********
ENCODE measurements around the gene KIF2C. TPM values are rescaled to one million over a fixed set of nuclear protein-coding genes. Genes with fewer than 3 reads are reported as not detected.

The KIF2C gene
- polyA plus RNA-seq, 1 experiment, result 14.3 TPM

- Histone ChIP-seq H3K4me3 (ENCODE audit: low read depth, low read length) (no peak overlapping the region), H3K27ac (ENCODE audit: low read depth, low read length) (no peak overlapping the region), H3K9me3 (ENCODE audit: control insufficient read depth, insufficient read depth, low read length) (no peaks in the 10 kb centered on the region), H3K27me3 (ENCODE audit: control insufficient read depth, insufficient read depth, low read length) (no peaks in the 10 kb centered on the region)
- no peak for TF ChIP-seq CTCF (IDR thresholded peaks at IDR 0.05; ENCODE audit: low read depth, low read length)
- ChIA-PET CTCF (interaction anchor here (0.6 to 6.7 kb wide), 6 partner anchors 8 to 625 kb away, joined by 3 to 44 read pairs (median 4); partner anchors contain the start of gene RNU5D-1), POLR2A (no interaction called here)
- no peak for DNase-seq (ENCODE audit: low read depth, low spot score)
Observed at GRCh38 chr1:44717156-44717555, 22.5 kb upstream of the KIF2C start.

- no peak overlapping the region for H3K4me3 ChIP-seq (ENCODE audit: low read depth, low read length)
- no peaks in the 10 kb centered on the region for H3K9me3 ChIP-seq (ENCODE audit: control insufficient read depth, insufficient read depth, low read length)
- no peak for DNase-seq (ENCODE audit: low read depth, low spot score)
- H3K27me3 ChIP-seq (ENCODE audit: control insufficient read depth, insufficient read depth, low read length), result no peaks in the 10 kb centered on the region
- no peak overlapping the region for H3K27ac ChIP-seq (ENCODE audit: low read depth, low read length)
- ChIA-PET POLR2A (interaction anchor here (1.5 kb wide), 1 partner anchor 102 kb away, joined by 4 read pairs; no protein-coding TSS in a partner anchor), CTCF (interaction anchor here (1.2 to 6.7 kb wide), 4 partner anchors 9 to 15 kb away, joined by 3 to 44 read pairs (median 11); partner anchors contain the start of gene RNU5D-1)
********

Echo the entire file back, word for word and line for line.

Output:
ENCODE measurements around the gene KIF2C. TPM values are rescaled to one million over a fixed set of nuclear protein-coding genes. Genes with fewer than 3 reads are reported as not detected.

The KIF2C gene
- polyA plus RNA-seq, 1 experiment, result 14.3 TPM

- Histone ChIP-seq H3K4me3 (ENCODE audit: low read depth, low read length) (no peak overlapping the region), H3K27ac (ENCODE audit: low read depth, low read length) (no peak overlapping the region), H3K9me3 (ENCODE audit: control insufficient read depth, insufficient read depth, low read length) (no peaks in the 10 kb centered on the region), H3K27me3 (ENCODE audit: control insufficient read depth, insufficient read depth, low read length) (no peaks in the 10 kb centered on the region)
- no peak for TF ChIP-seq CTCF (IDR thresholded peaks at IDR 0.05; ENCODE audit: low read depth, low read length)
- ChIA-PET CTCF (interaction anchor here (0.6 to 6.7 kb wide), 6 partner anchors 8 to 625 kb away, joined by 3 to 44 read pairs (median 4); partner anchors contain the start of gene RNU5D-1), POLR2A (no interaction called here)
- no peak for DNase-seq (ENCODE audit: low read depth, low spot score)
Observed at GRCh38 chr1:44717156-44717555, 22.5 kb upstream of the KIF2C start.

- no peak overlapping the region for H3K4me3 ChIP-seq (ENCODE audit: low read depth, low read length)
- no peaks in the 10 kb centered on the region for H3K9me3 ChIP-seq (ENCODE audit: control insufficient read depth, insufficient read depth, low read length)
- no peak for DNase-seq (ENCODE audit: low read depth, low spot score)
- H3K27me3 ChIP-seq (ENCODE audit: control insufficient read depth, insufficient read depth, low read length), result no peaks in the 10 kb centered on the region
- no peak overlapping the region for H3K27ac ChIP-seq (ENCODE audit: low read depth, low read length)
- ChIA-PET POLR2A (interaction anchor here (1.5 kb wide), 1 partner anchor 102 kb away, joined by 4 read pairs; no protein-coding TSS in a partner anchor), CTCF (interaction anchor here (1.2 to 6.7 kb wide), 4 partner anchors 9 to 15 kb away, joined by 3 to 44 read pairs (median 11); partner anchors contain the start of gene RNU5D-1)